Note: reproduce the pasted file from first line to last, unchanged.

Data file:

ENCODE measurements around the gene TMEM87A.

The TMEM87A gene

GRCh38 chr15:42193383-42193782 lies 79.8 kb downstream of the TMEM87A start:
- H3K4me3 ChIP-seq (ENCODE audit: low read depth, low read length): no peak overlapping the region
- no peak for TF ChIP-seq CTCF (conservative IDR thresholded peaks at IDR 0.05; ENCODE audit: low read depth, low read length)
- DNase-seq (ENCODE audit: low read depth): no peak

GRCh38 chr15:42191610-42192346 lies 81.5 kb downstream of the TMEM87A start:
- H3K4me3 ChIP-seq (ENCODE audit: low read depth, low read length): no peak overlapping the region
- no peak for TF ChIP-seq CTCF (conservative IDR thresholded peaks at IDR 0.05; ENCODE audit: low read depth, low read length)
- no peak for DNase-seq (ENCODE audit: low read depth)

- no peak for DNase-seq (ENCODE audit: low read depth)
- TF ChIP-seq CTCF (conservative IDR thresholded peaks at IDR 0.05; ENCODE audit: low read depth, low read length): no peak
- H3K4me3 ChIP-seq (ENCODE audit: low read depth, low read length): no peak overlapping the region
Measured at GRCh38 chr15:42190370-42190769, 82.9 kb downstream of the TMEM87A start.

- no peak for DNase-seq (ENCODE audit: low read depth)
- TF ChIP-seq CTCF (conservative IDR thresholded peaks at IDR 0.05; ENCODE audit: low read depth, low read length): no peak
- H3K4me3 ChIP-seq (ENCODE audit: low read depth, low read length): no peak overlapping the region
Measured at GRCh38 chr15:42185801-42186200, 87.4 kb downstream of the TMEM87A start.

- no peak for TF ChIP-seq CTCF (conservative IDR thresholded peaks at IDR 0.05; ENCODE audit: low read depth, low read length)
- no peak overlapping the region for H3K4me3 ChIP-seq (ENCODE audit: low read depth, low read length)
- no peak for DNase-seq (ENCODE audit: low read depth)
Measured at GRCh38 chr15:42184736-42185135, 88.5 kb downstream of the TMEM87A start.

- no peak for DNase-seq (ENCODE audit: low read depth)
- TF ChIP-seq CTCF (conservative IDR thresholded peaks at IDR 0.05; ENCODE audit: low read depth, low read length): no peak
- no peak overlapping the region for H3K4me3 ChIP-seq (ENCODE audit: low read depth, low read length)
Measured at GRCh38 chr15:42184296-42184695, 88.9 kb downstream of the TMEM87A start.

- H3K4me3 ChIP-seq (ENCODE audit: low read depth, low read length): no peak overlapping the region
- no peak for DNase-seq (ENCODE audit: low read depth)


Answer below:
ENCODE measurements around the gene TMEM87A.

The TMEM87A gene

GRCh38 chr15:42193383-42193782 lies 79.8 kb downstream of the TMEM87A start:
- H3K4me3 ChIP-seq (ENCODE audit: low read depth, low read length): no peak overlapping the region
- no peak for TF ChIP-seq CTCF (conservative IDR thresholded peaks at IDR 0.05; ENCODE audit: low read depth, low read length)
- DNase-seq (ENCODE audit: low read depth): no peak

GRCh38 chr15:42191610-42192346 lies 81.5 kb downstream of the TMEM87A start:
- H3K4me3 ChIP-seq (ENCODE audit: low read depth, low read length): no peak overlapping the region
- no peak for TF ChIP-seq CTCF (conservative IDR thresholded peaks at IDR 0.05; ENCODE audit: low read depth, low read length)
- no peak for DNase-seq (ENCODE audit: low read depth)

- no peak for DNase-seq (ENCODE audit: low read depth)
- TF ChIP-seq CTCF (conservative IDR thresholded peaks at IDR 0.05; ENCODE audit: low read depth, low read length): no peak
- H3K4me3 ChIP-seq (ENCODE audit: low read depth, low read length): no peak overlapping the region
Measured at GRCh38 chr15:42190370-42190769, 82.9 kb downstream of the TMEM87A start.

- no peak for DNase-seq (ENCODE audit: low read depth)
- TF ChIP-seq CTCF (conservative IDR thresholded peaks at IDR 0.05; ENCODE audit: low read depth, low read length): no peak
- H3K4me3 ChIP-seq (ENCODE audit: low read depth, low read length): no peak overlapping the region
Measured at GRCh38 chr15:42185801-42186200, 87.4 kb downstream of the TMEM87A start.

- no peak for TF ChIP-seq CTCF (conservative IDR thresholded peaks at IDR 0.05; ENCODE audit: low read depth, low read length)
- no peak overlapping the region for H3K4me3 ChIP-seq (ENCODE audit: low read depth, low read length)
- no peak for DNase-seq (ENCODE audit: low read depth)
Measured at GRCh38 chr15:42184736-42185135, 88.5 kb downstream of the TMEM87A start.

- no peak for DNase-seq (ENCODE audit: low read depth)
- TF ChIP-seq CTCF (conservative IDR thresholded peaks at IDR 0.05; ENCODE audit: low read depth, low read length): no peak
- no peak overlapping the region for H3K4me3 ChIP-seq (ENCODE audit: low read depth, low read length)
Measured at GRCh38 chr15:42184296-42184695, 88.9 kb downstream of the TMEM87A start.

- H3K4me3 ChIP-seq (ENCODE audit: low read depth, low read length): no peak overlapping the region
- no peak for DNase-seq (ENCODE audit: low read depth)